Next talks

JUNE 2023

Training with malicious teachers: Poisoning attacks against machine learningby Antonio Cinà (CISPA Helmholtz Center for Information Security)

Date : 16 june 2023
Room : Web-conference

Training cutting-edge machine learning (ML) models is often prohibitive to most because it requires expensive hardware and a huge amount of labeled data. To address this shortcoming, pre-trained models or publicly-available data are employed to reduce the financial development costs. However, these practices are becoming the Achilles’heel of the ML development chain because they expose the models to poisoning. These attacks assume the capacity of the attacker to tamper with the model training or data collection phases to drive the model toward unexpected misclassifications at test time. Because of the harm they can cause and the difficulties in detecting or mitigating them, poisoning attacks are nowadays considered the most feared threat by companies. Therefore, mindful monitoring of the data gathering and model training procedures is becoming imperative.

In this talk we will categorize poisoning attacks according to their assumptions and attack strategies, showing that although poisoning has been acknowledged as a relevant threat in industry applications, acomplete systematization and critical review of the field was missing. We then inspect how poisoning can influence other ML aspects, going beyond misclassification violations and extending the attack surface in ML development. Finally, we shed light on the current limitations and open research questions in this field and propose possible future research directions.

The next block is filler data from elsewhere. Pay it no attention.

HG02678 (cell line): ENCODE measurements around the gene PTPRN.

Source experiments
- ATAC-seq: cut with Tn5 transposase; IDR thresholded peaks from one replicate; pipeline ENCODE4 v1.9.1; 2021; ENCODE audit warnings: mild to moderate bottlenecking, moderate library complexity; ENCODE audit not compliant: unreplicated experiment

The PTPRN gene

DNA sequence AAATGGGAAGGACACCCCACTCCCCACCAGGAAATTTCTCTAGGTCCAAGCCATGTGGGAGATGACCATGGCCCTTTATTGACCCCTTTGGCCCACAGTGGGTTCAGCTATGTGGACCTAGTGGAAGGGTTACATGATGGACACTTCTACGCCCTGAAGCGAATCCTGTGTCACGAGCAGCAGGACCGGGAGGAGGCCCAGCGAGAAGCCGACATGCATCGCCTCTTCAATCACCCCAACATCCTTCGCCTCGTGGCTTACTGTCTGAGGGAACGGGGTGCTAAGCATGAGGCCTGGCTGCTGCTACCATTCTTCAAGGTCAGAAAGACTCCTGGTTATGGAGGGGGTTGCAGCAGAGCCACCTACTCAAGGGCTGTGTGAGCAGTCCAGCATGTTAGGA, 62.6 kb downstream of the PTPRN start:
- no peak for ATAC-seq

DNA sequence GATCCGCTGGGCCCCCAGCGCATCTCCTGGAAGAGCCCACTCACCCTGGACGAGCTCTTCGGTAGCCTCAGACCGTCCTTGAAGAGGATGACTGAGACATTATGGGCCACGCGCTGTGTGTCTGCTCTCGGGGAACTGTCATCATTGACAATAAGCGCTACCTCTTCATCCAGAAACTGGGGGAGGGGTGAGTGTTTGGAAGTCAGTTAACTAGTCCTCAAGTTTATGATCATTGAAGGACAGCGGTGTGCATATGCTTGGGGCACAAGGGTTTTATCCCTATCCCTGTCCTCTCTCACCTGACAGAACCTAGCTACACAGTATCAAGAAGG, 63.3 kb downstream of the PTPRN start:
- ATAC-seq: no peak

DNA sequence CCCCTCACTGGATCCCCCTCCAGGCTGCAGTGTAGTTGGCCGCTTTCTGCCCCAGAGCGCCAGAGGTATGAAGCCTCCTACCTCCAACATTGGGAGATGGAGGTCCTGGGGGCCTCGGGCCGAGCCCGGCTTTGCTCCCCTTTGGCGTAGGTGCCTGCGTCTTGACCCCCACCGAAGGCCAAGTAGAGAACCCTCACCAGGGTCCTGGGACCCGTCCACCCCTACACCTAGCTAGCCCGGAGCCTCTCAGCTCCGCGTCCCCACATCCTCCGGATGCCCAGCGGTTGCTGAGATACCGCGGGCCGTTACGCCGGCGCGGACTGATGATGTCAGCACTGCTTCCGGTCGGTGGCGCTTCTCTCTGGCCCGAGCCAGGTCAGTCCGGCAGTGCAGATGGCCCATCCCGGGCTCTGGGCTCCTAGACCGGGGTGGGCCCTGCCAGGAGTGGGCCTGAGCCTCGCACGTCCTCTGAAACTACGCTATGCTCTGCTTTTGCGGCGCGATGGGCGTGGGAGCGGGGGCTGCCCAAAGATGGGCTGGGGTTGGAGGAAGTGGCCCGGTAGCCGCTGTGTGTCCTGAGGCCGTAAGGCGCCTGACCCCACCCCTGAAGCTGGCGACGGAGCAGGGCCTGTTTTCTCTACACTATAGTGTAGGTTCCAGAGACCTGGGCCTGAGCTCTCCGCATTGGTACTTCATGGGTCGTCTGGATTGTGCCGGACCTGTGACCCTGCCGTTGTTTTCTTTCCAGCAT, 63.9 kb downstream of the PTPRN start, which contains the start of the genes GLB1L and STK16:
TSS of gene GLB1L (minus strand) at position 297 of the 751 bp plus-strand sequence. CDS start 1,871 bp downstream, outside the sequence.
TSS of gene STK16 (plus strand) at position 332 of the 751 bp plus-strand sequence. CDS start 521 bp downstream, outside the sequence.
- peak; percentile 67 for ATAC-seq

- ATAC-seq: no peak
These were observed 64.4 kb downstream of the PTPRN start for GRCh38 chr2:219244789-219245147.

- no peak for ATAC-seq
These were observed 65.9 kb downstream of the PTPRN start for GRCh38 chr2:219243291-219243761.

JUNE 2023

Managing our online account security by Sasa Radomirovic (University of Surrey)

Date : 23 june 2023
Room : Pétri/Turing

The number of online services, accounts, apps, and devices that we use is constantly increasing and so is the complexity of the interconnections between them. These interconnections have been exploited in attacks that range from account takeovers to cryptocurrency theft. Protecting users from such attacks is difficult because each user has a unique account ecosystem whose characteristics and variability we do not fully understand yet.

In this talk I will introduce account access graphs which are a formal model to represent a user’s account ecosystem, i.e., the collection of accounts, apps, and devices, as well as their interconnections. I will show examples of real account access graphs and the first insights we have gained from them. I will then discuss some of the challenges we must overcome in order to build an account management tool that will empower users to better protect their account ecosystem.

This talk is based on joint work published at CCS 2019, CHI 2022 and carried out at ETH Zurich, the University of Dundee and Heriot-Watt University.

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